Archives of Nethys

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Herne

Seemingly one with the forest, this tall man is dressed in the browns and greens of a woodsman and sports a pair of stag’s antlers upon his brow.

Herne CR 6

Source Pathfinder #73: The Worldwound Incursion pg. 86
XP 2,400
CN Medium monstrous humanoid
Init +3 (+5 in forests); Senses darkvision 60 ft., low-light vision, scent; Perception +14

Defense

AC 20, touch 13, flat-footed 17 (+3 armor, +3 Dex, +4 natural)
hp 68 (8d10+24)
Fort +5, Ref +9, Will +9
Defensive Abilities defy the gods; DR 10/magic; Resist cold 10, electricity 10

Offense

Speed 30 ft.
Melee sickle +12/+7 (1d6+4) and gore +7 (1d6+2)
Ranged mwk composite longbow +13/+8 (1d8+4/×3)
Special Attacks powerful charge (gore, 2d6+6)
Spell-Like Abilities (CL 8th; concentration +10)
Constant—speak with animals
3/day—faerie fire, longstrider
1/day—freedom of movement

Statistics

Str 18, Dex 17, Con 16, Int 11, Wis 16, Cha 15
Base Atk +8; CMB +12; CMD 25
Feats Deadly Aim, Point-Blank Shot, Precise Shot, Weapon Focus (composite longbow)
Skills Handle Animal +8, Intimidate +12, Knowledge (geography) +6 (+8 in forests), Perception +14 (+16 in forests), Ride +6, Stealth +12 (+14 in forests), Survival +12 (+14 in forests); Racial Modifiers +2 Knowledge (geography) in forests, +2 Perception in forests, +2 Stealth in forests, +2 Survival in forests
Languages Common, Sylvan; speak with animals
SQ favored terrain (forest +2), martial training, swift tracking

Ecology

Environment temperate forests
Organization solitary, pair, or band (3–6)
Treasure standard (sickle, masterwork composite longbow [Str +4] with 20 arrows, wooden armorAPG, other treasure)

Special Abilities

Defy the Gods (Su) Hernes gain a +2 bonus on saving throws against divine spells and the spell-like and supernatural abilities of divine spellcasters and outsiders summoned or called by a divine spellcaster.

Favored Terrain (Ex) A herne gains a +2 bonus on initiative checks and Knowledge (geography), Perception, Stealth, and Survival skill checks when it is in forest terrain. A herne traveling through forest terrain normally leaves no trail and cannot be tracked (though he can leave a trail if he so chooses).

Martial Training (Ex) A herne is proficient with all simple and martial weapons and with light armor, medium armor, and shields (except tower shields).

Swift Tracker (Ex) A herne can move at its normal speed while using Survival to follow tracks without taking the normal –5 penalty. A herne takes only a –10 penalty (instead of the normal –20) when moving up to twice its normal speed while tracking.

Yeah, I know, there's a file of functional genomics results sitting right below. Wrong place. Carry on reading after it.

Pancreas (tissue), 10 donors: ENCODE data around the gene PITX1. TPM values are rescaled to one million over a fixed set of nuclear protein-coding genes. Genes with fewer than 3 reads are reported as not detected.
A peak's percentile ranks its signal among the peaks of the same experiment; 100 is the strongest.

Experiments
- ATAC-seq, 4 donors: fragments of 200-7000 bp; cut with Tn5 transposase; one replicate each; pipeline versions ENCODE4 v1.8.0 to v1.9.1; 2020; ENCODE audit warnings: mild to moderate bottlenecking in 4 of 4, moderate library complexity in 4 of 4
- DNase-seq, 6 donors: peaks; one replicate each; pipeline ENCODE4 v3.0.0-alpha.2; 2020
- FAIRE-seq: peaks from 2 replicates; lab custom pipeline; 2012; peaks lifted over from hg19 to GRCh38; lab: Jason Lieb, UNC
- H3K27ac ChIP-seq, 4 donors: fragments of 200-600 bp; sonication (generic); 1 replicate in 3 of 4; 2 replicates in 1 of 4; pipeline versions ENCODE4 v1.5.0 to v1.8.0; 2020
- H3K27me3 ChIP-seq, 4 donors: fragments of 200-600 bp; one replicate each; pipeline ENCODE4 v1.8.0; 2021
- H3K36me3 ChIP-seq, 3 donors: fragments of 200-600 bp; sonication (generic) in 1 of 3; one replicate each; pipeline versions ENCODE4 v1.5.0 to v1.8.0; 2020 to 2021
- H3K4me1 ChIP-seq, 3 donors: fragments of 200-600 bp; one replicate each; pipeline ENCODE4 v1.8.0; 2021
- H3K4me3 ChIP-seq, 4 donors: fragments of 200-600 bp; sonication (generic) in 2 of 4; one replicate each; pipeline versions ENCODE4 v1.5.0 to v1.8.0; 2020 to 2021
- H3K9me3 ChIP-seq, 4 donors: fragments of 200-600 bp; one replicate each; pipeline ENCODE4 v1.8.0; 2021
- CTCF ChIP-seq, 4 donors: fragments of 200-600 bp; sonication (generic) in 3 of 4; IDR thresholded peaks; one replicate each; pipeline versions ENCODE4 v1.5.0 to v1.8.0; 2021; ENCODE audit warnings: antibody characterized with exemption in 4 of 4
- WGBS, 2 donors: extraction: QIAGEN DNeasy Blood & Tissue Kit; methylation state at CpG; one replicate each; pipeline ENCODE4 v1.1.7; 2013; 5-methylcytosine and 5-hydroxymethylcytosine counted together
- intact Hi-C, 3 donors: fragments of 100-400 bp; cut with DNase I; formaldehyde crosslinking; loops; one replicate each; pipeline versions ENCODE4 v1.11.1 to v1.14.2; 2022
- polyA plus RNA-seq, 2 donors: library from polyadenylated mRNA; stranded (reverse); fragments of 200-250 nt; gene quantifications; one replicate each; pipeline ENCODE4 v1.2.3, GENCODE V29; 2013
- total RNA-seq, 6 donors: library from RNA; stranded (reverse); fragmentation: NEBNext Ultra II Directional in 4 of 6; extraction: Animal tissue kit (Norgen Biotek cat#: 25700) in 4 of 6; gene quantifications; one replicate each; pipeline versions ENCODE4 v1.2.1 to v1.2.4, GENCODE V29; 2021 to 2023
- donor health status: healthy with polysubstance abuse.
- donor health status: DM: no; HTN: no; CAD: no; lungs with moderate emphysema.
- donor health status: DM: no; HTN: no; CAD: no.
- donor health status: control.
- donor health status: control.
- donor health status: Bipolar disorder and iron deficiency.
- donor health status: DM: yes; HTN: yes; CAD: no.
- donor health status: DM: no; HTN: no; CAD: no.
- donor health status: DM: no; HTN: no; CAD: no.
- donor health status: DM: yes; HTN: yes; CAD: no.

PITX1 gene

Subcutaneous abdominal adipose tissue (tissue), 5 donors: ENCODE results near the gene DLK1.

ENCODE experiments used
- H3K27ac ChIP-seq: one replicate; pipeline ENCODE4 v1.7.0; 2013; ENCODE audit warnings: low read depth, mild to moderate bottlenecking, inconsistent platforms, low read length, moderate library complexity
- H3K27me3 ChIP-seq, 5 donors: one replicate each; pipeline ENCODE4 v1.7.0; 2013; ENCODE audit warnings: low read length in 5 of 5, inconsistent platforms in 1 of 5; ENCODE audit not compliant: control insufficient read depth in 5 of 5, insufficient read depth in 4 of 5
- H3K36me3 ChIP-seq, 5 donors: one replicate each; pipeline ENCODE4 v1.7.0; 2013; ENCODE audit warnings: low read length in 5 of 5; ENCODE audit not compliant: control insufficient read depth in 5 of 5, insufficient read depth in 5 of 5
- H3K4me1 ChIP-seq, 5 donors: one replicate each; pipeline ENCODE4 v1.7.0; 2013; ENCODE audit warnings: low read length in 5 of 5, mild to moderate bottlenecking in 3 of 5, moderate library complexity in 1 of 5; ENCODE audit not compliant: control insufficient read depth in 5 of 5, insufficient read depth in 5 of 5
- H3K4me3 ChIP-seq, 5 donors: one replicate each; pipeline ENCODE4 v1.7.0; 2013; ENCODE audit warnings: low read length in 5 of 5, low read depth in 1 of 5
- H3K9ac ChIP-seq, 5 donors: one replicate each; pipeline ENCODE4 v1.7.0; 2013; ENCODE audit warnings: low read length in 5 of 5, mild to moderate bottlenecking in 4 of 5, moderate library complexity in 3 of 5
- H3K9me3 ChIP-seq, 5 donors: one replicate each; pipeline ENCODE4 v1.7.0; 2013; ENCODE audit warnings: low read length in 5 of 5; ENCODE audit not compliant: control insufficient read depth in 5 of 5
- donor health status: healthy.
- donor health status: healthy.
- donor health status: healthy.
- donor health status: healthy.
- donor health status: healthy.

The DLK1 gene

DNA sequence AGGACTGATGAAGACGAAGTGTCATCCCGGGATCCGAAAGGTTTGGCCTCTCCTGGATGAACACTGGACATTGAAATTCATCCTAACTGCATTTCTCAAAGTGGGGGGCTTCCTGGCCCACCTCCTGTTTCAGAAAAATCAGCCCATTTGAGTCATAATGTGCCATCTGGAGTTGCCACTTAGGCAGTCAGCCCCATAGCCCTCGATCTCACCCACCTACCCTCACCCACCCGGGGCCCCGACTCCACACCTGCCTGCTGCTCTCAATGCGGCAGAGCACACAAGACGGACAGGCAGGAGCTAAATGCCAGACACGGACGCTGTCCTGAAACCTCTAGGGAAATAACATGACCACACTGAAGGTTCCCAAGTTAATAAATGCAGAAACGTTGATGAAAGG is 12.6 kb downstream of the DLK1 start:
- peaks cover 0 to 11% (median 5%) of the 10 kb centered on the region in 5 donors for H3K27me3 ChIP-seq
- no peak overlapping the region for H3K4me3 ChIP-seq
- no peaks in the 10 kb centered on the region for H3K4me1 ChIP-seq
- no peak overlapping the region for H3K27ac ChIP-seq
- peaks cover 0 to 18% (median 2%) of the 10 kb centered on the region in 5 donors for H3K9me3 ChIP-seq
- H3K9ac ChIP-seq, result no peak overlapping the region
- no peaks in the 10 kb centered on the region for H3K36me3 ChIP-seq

Description

For nearly a century, the Estrovian Forest has been haunted by stag-horned woodsfolk known as hernes. From Egede to Lackthroat, stories are told of these mysterious beings. Some believe them to be the ghosts of hunters betrayed; others say they are fey spirits who guard the woods; and still other believe them to be fiends summoned by worshipers of the Old Faith. While none of these stories are true, they all contain a kernel of truth.

Hernes superficially resemble the humans from whom they descend, save for the many-pointed antlers which project from their brows. Though they are creatures of flesh and blood, hernes are infused with the spirit of the wild hunt. For the most part, hernes live as humble woodsfolk, reaping the bounty of the forest by their own hands. Yet they are also protectors of the forest, hunting those who abuse it or dare to claim ownership of its reaches. When hernes’ anger is roused, they become the avenging spirits the stories make them out to be.

Hernes tend to be tall and lean. Males stand 6 feet tall or taller—with their antlers adding another foot or so— and weigh around 190 pounds. Female hernes are slightly shorter and lighter, and their antlers are smaller, with fewer points.

Ecology

The race of hernes has existed for less than 90 years. The first of their kind was Herne Vilhaur, a crusader from Andoran. Wounded by a stag and left for dead by his erstwhile companions, Herne was taken by the druids of the Estrovian Forest. They promised to mend his mortal wounds with their ancient magic, and in a way they did. They hanged him from a mighty oak, and placed on his brow the antlers of the sacred stag that Herne had killed. Then they called down the “curse of the winterthorn” upon Herne, restoring his vitality but tying him forever to the spirits of the forest.